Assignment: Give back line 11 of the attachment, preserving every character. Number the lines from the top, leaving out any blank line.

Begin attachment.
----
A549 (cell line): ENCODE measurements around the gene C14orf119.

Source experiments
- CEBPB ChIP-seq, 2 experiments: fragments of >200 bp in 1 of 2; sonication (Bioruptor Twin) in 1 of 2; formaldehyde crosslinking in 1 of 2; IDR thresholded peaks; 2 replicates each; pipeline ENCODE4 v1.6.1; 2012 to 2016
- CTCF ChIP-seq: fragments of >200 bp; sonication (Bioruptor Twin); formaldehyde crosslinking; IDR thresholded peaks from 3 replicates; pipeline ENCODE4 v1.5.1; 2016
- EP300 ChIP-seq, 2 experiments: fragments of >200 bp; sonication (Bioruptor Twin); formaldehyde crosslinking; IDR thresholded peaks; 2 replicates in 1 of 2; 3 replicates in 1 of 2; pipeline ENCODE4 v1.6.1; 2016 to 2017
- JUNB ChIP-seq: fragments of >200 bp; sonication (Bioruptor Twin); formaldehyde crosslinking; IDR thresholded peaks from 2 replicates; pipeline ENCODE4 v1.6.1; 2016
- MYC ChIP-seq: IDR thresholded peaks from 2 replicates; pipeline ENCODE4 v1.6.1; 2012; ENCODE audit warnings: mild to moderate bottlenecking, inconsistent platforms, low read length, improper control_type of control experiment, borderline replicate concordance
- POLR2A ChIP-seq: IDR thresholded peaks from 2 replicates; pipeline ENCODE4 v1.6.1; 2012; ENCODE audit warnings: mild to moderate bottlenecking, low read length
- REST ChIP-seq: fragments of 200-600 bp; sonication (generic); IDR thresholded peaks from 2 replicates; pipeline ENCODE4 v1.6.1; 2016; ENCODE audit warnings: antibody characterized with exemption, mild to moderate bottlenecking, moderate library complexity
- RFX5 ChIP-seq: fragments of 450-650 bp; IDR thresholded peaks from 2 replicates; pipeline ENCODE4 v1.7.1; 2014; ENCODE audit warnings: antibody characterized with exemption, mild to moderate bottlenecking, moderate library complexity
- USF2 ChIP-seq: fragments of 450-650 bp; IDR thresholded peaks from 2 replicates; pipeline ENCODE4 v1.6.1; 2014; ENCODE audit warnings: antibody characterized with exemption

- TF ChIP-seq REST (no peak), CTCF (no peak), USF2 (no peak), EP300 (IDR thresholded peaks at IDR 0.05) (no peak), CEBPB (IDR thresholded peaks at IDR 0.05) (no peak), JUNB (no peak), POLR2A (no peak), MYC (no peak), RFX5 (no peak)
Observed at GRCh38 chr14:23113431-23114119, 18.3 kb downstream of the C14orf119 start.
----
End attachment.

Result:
- USF2 ChIP-seq: fragments of 450-650 bp; IDR thresholded peaks from 2 replicates; pipeline ENCODE4 v1.6.1; 2014; ENCODE audit warnings: antibody characterized with exemption